The Trials of Coming Out of the Closet in Spain

December 27, 2016
The Trials of Coming Out of the Closet in Spain

It wasn’t until I went to Spain in fall 2013 that I realized that I was really, truly, 100% gay. I’d danced around other labels in the past, of course—queer, bisexual, and my own invention, bilesbian. But there is something about being wrenched out of your comfort zone and thrust into a completely foreign environment in which you are nobody to nobody and have to start over with a scarily blank slate that makes you particularly vulnerable to piercing, often unwanted insights.

Like: Wow, I’m definitely a lesbian.

This realization hit me my first day in Madrid. Thankfully, I was in Spain, which is one of the most gay-friendly countries in the world. I couldn’t have chosen a better place for coming out and realizing my Sapphic leanings. But coming out of the closet, regardless of where you are, is a messy, painful, and lengthy process. It wasn’t necessarily about people accepting me; it was about accepting myself. As many LGBTQ folk will tell you, this is one of the hardest things to do—especially if, like me, you were raised in a conservative, religious household where being gay is considered a heinous sin.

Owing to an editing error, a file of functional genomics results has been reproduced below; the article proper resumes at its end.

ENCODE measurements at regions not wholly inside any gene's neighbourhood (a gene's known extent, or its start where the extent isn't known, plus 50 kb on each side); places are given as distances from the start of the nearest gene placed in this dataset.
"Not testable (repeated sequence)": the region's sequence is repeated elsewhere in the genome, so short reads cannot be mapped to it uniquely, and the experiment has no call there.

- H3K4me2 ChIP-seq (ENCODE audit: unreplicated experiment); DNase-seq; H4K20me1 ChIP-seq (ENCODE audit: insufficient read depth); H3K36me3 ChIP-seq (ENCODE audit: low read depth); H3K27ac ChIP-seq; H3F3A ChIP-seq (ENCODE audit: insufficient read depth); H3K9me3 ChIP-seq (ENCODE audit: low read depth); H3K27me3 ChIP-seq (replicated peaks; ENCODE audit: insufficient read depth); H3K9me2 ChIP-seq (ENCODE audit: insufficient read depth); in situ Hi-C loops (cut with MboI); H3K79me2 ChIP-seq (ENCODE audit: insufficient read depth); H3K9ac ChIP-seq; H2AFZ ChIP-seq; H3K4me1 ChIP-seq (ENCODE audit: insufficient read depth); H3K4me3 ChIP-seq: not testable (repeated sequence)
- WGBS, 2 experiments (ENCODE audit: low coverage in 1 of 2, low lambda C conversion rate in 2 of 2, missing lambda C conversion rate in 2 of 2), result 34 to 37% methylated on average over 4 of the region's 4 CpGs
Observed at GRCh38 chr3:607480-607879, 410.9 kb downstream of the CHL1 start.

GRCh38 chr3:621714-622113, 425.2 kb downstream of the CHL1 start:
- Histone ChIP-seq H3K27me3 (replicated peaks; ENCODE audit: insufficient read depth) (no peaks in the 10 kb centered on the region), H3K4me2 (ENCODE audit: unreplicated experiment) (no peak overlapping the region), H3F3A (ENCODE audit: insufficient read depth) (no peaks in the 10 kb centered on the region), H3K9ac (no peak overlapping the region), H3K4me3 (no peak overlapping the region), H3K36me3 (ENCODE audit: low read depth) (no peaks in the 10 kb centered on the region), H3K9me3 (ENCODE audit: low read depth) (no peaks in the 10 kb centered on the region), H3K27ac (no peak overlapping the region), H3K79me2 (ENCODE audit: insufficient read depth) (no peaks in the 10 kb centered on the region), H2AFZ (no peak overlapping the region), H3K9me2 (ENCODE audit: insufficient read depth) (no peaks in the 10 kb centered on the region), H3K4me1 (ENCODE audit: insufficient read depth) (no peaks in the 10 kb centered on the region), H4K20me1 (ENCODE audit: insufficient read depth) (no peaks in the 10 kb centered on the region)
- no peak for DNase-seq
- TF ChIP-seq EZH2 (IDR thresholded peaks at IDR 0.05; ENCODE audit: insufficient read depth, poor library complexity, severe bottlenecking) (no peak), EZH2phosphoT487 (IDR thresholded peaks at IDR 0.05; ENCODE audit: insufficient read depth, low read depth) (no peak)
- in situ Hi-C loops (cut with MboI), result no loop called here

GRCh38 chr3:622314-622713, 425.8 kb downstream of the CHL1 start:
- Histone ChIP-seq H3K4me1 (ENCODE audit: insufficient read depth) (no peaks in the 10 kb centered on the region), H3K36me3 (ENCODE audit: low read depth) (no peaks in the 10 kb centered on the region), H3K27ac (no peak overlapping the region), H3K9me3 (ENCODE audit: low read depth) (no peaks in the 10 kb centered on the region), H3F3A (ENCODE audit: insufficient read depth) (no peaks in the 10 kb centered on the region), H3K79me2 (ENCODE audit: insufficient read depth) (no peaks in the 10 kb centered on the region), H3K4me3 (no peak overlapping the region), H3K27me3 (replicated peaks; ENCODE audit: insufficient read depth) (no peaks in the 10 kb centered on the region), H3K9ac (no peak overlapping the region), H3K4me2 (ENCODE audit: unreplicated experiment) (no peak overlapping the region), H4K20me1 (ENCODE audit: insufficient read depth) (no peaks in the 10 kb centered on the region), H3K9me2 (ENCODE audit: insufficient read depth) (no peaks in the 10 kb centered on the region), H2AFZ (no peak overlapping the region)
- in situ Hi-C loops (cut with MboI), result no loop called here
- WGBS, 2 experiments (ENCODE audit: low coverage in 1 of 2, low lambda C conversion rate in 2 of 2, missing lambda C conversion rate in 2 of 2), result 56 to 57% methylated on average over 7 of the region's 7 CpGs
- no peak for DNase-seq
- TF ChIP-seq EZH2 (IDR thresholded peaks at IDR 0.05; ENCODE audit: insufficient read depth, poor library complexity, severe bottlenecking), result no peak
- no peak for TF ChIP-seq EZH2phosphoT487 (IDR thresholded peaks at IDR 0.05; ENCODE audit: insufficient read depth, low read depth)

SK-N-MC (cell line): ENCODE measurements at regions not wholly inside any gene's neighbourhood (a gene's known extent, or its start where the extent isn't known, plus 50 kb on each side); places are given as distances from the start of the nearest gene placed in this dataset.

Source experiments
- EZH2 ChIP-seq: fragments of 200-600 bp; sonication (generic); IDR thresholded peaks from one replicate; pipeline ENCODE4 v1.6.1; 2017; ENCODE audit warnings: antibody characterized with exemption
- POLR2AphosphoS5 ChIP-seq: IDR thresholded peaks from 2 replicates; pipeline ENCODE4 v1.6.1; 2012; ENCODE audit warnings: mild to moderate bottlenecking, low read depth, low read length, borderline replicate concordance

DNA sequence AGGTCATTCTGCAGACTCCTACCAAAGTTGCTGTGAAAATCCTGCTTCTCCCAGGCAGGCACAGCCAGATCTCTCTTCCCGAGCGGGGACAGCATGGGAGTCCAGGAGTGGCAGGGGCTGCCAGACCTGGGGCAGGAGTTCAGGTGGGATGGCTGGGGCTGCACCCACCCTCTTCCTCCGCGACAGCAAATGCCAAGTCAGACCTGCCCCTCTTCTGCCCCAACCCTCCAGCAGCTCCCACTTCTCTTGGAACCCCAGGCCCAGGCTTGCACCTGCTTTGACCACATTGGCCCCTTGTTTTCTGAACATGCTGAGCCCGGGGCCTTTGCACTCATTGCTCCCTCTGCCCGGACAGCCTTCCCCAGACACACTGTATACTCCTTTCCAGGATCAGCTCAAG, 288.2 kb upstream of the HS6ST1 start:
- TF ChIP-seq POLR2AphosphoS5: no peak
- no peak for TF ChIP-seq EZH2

I’d like to tell you about some of the steps I went through while coming out and living as an outed lesbian while abroad.

Figuring out how coming out works

Okay, so I was the L word. A lesbian. There. But how did I tell people this?

If you were to look at me and search for tell-tale lesbian stereotypes, you wouldn’t find any. I’m about as femme as you can get. I look and can pass as straight. This is both a blessing and a curse. When I was meeting people for the first time in Madrid, I didn’t know how to broach the subject. Did I even have to broach the subject?  Couldn’t I just keep it hidden? But if I did, I felt like I was being inauthentic. My gay self was screaming, yelling, just wanting to be let out.